After Bitcoin propelled it to a double-digit gain in 2021, Anthony Scaramucci’s SkyBridge fund of funds fell 8.3 percent during January’s market turmoil and crypto pullback, according to letters sent to investors.
“We believe investors should approach 2022 with humility,” SkyBridge executives Scaramucci, Brett Messing, and Ray Nolte wrote in the firm’s year-end letter.
Even though investments in Bitcoin and Ethereum led a monthly decline of 6.39 percent in December, cryptocurrencies were still the biggest contributor to SkyBridge’s performance last year. They also made up 16.32 percent of the $2.37 billion portfolio at year end.
SkyBridge’s multi-adviser hedge fund portfolios, called Series G, ended the year up 11.23 percent.
So far this year, however, crypto has been one of the firm’s losers. Bitcoin fell 16 percent during January and was off more than 40 percent from its November highs.
Still, SkyBridge execs said they believed that “the cryptocurrency market, particularly Bitcoin, has been substantially de-risked over the last year,” adding that the “naysayers” are “remarkably unpersuasive.”
After January’s downturn, Bitcoin has begun to bounce back, but it has not entirely recovered. At $44,000 per bitcoin, it is still trading slightly below where it was a year ago.
Another big winner in 2021 was Dan Loeb’s Third Point — SkyBridge’s second-biggest allocation, at 11.72 percent of the portfolio. Third Point gained 23.9 percent last year, but it too had a bad January. The fund fell 8.7 percent.
Steve Cohen’s Point72 Asset Management, SkyBridge’s third-biggest position at 11.69 percent, reportedly gained about 9 percent in 2021. Point72’s gains were tempered by shorts in GameStop and other meme stocks.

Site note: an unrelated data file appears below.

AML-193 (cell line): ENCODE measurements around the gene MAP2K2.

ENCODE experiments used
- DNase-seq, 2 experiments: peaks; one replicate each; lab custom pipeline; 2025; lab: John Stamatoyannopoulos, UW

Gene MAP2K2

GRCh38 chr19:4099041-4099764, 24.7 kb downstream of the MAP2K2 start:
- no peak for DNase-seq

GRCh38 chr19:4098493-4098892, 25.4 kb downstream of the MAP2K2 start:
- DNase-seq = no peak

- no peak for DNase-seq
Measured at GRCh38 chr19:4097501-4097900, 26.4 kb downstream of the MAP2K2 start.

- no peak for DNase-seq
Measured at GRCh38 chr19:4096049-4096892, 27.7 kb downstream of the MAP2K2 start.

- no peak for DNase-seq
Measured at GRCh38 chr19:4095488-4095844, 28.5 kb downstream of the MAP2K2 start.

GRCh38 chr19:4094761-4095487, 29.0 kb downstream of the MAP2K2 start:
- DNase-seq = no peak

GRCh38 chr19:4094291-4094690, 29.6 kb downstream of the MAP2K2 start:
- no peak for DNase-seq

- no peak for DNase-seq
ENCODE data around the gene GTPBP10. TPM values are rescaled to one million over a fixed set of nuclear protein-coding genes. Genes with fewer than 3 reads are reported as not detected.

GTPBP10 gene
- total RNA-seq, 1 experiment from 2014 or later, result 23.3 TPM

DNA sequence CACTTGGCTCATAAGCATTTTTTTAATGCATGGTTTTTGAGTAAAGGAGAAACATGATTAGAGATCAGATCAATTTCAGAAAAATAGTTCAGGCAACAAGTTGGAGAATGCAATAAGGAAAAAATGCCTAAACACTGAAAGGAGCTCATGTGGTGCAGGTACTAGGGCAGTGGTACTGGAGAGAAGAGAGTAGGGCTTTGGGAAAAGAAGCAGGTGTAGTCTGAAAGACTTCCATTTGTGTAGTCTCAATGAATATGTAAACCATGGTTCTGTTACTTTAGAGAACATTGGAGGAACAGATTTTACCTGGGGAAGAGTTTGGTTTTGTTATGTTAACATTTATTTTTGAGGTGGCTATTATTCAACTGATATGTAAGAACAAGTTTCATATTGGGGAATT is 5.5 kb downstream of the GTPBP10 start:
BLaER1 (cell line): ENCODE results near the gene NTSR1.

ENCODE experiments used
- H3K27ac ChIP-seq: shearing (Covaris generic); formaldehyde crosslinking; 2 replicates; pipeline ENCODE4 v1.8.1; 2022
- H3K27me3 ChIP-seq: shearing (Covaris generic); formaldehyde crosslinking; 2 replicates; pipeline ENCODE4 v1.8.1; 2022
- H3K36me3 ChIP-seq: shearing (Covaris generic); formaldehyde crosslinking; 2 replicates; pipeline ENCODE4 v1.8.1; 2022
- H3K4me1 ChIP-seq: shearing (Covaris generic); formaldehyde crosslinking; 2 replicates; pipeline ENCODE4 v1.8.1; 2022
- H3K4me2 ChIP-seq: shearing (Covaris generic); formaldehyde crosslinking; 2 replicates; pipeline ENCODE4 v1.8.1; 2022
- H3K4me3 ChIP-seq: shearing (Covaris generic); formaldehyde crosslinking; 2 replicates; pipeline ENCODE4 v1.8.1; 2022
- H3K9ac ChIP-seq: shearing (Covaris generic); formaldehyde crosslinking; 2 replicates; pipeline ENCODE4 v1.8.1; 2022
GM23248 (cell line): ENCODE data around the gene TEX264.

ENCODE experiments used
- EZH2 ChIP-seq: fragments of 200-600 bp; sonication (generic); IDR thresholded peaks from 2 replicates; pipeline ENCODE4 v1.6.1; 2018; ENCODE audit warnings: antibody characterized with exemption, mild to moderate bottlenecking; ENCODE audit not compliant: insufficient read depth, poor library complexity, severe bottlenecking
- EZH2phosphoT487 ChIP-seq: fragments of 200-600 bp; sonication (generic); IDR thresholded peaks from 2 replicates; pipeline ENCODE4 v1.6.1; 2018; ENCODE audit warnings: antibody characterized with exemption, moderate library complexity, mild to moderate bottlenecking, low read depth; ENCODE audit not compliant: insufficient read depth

Point72 is also an investor in Gabe Plotkin’s Melvin Capital, as is SkyBridge. Melvin did not recover from its 50 percent drawdown in January following the GameStop drama, which pummeled the hedge fund, whose shorts made it a target of meme stock investors. Melvin ended the year down 39 percent.
At year end, 3.6 percent of SkyBridge’s portfolio was still invested in Melvin.
SkyBridge said its long/short equity managers finished down over 20 percent, though it said it was staying the course with these hedge fund managers. In addition to Melvin, SkyBridge also had a commitment to Philippe Laffont’s Coatue Management, which comprised 3.19 percent of the portfolio.
Like others in the Tiger family, Coatue has suffered from the downturn in tech and Chinese stocks. According to the Wall Street Journal, it fell 4.2 percent in January after eking out a gain of 5.8 percent in 2021.
This year, SkyBridge said it plans to maintain substantial commitments to Third Point and Point72 Asset Management, while also adding capital to Millennium Management.
“These managers have demonstrated an ability to generate returns while also protecting capital during difficult markets,” the team wrote.
SkyBridge’s other top holdings at year end included Linden, Axonic Credit Opportunities, Hildene Opportunities II, Armistice, and Seer Capital Partners.